Being wrong about now

Wearing my increasingly tattered futurist’s hat, I was struck by this otherwise not hugely exciting article at the Guardian about the IMF’s forecast for the UK’s economy. The IMF has changed its forecast for 2011:

The IMF said it was cutting its growth forecast for the UK to 1.1% this year — down from 1.5% in June, 1.7% in April and 2% at the start of the year.

I’m very, very far from an expert in economics, economic forecasting or the workings of the IMF, but… but… I’m surprised that this seems perfectly normal. The Fund has issued four different forecasts about growth for 2011. It has changed its mind three times in nine months. Its most recent forecast is half its original one.

I have no doubt that it’s extremely difficult to predict how something that’s both complicated and, possibly, hard to define as a country’s economy will change with much precision. Which leads me to wonder… why do they try to predict it with this much precision, and why does anyone still take the forecasts seriously?

If (or when) someone calling themselves a futurist rashly made a forecast like this for some time in 10, 20, 50 years, and got it wrong, we’d look back and laugh at their naivety. So why is it fine to be continually this wrong about the year we’re currently in? This is a genuine question.

(All of which reminds me of this article by Michael Blastland from 2010 about the Bank of England’s predictions for GDP. Be sure to click the “Click here to see what actually happened to GDP” link below the graph.)

Comments

  • I’m not sure if many people do take the forecasts seriously, any more than people take debt rating agencies seriously. I would expect that most big banks and investment firms have their own in-house predictions and they understand the margins of error involved in these public predictions. The problem is that these figures get presented as fact, because people are desperate for any kind of number. Even if there were error bars around these numbers I’m sure the media would remove them, as they do for scientific results.

    Generally speaking I agree with you though.

  • Yes, I expect there are plenty of people in the know who either don’t take the figures seriously or know it all already. But I meant more that these forecasts are taken seriously enough to be presented uncritically as fact in the media. Over and over again. That seems serious enough.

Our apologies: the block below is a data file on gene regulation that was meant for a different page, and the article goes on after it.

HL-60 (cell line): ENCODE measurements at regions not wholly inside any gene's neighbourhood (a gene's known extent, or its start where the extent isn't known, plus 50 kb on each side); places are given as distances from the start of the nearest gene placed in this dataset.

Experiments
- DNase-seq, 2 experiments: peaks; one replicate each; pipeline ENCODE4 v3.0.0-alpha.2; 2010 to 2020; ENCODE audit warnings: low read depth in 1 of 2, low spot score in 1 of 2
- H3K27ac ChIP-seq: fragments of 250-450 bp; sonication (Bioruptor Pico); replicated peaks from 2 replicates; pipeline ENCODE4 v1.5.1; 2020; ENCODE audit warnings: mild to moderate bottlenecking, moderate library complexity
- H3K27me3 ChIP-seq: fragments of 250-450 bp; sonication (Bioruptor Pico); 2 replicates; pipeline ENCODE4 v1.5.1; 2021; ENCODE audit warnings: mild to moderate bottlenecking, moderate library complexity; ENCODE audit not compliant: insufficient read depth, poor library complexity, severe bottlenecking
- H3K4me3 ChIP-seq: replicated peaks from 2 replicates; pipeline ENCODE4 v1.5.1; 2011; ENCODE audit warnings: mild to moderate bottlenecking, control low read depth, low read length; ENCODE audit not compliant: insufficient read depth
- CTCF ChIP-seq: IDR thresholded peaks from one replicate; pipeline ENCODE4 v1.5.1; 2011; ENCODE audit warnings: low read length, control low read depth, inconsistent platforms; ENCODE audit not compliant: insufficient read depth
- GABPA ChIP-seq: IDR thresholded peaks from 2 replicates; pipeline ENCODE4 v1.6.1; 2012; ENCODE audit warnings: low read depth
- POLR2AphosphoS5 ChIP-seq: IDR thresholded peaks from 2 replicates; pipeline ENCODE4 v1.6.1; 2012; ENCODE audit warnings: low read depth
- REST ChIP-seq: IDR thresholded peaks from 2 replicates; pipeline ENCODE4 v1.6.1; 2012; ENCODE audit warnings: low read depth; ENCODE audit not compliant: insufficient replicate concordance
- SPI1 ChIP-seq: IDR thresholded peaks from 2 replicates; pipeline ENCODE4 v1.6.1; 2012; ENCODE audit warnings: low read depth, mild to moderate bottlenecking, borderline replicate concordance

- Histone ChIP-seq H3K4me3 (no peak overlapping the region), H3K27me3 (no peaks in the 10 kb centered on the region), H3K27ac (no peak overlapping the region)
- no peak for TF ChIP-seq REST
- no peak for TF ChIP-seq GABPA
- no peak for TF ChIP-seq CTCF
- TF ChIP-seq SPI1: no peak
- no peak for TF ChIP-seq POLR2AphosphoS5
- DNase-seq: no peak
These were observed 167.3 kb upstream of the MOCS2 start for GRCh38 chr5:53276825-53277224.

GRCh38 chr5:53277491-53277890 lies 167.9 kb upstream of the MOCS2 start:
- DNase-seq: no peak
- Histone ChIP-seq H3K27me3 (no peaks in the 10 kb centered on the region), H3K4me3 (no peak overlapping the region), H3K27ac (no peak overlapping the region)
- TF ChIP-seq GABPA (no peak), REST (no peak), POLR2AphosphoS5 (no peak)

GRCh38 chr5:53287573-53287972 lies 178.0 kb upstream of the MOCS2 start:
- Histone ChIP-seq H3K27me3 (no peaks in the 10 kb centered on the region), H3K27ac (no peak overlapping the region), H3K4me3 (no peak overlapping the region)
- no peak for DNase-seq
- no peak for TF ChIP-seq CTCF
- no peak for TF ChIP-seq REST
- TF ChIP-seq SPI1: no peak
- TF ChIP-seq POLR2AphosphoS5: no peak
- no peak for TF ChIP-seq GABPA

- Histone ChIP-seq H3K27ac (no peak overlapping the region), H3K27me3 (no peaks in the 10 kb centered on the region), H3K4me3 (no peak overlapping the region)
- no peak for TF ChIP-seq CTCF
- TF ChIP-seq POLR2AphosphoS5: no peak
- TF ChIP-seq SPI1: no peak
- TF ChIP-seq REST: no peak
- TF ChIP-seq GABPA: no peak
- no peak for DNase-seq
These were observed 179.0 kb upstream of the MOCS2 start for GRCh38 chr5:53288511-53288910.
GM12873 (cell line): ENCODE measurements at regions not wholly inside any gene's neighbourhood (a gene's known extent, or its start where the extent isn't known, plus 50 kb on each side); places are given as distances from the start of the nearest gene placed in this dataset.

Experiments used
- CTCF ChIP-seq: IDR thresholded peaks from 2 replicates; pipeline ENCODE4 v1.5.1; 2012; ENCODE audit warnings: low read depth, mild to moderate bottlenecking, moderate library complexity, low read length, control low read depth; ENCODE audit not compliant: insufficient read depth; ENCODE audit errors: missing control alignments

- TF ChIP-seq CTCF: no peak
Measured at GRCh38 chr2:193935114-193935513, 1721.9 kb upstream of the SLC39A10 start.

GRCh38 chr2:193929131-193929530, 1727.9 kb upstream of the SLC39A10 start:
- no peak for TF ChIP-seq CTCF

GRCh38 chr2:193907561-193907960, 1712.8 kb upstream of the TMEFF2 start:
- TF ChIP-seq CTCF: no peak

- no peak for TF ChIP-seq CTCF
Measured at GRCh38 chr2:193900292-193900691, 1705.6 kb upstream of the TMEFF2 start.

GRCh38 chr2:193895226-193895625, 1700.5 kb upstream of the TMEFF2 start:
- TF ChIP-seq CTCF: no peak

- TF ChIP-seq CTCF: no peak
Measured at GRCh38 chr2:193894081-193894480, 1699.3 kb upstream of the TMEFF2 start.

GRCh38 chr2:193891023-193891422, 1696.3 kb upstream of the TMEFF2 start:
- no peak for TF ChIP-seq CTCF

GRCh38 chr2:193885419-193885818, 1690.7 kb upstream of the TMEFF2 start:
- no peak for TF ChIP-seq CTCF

• I suppose the short answer is that forecasters will do whatever they can get away with, as long as no-one notices or complains too much, or it doesn’t cause them to lose money. Why don’t people complain? Probably because they don’t know or remember that the forecasts were wrong, and journalists don’t see a big reward in reporting it.

    In other words, the ability to be repeatedly wrong is very valuable to economists, but most people don’t individually care about it that much, even though collectively they should since it causes all sorts of bad decisions to be made. Reminds me of the end of James Meek’s pieces in the LRB about the NHS and regulatory capture (although he doesn’t call it that):

    “In The Charterhouse of Parma, Stendhal wrote: ‘The lover thinks more often of reaching his mistress than the husband of guarding his wife; the prisoner thinks more often of escaping than the jailer of shutting his door; and so, whatever the obstacles may be, the lover and the prisoner ought to succeed.’ In the governance of Britain, it is as if the marketeers have internalised a modern version of this. The salesman thinks more often of making a sale than the consumer thinks he is being sold to; the lobbyist thinks more often of his loophole than the politician thinks of closing it; and so, whatever the obstacles may be, the salesman and the lobbyist are bound to succeed.”

    http://www.lrb.co.uk/v33/n18/james-meek/its-already-happened

  • There are plenty of economists who will refuse to make predictions with this level of precision or certainty. Some of them have exceptional accuracy. Certainty get headlines, not accuracy.

  • As with weather forecasts, these can be adjusted or refined to reflect what we know about the future the less, er, in the future it is. It’s one thing to say it’s going to rain, another to say where, at what time, and and how much. And many a layman can make his own predictions if he understands where he lives.

    I wonder how this ties to the constant refrain that America’s “job creators” won’t invest due to “uncertainty.” Whatever happened to entrepreneurs and risk takers who knew that uncertainty was part of the game and could lead to big rewards? As someone said, the best way to predict the future is to invent it. I’m not sure we have what it takes to do that anymore if vague economic forecasts can stifle entrepreneurial drive.

    I wonder why we treat The Economy as if it was an autonomous entity, rather than our creation. It works for us, not the other way ‘round. We can structure it, regulate it, prime it, drain it, as we see fit. Worshipping it or fetishizing it seems wrong to me.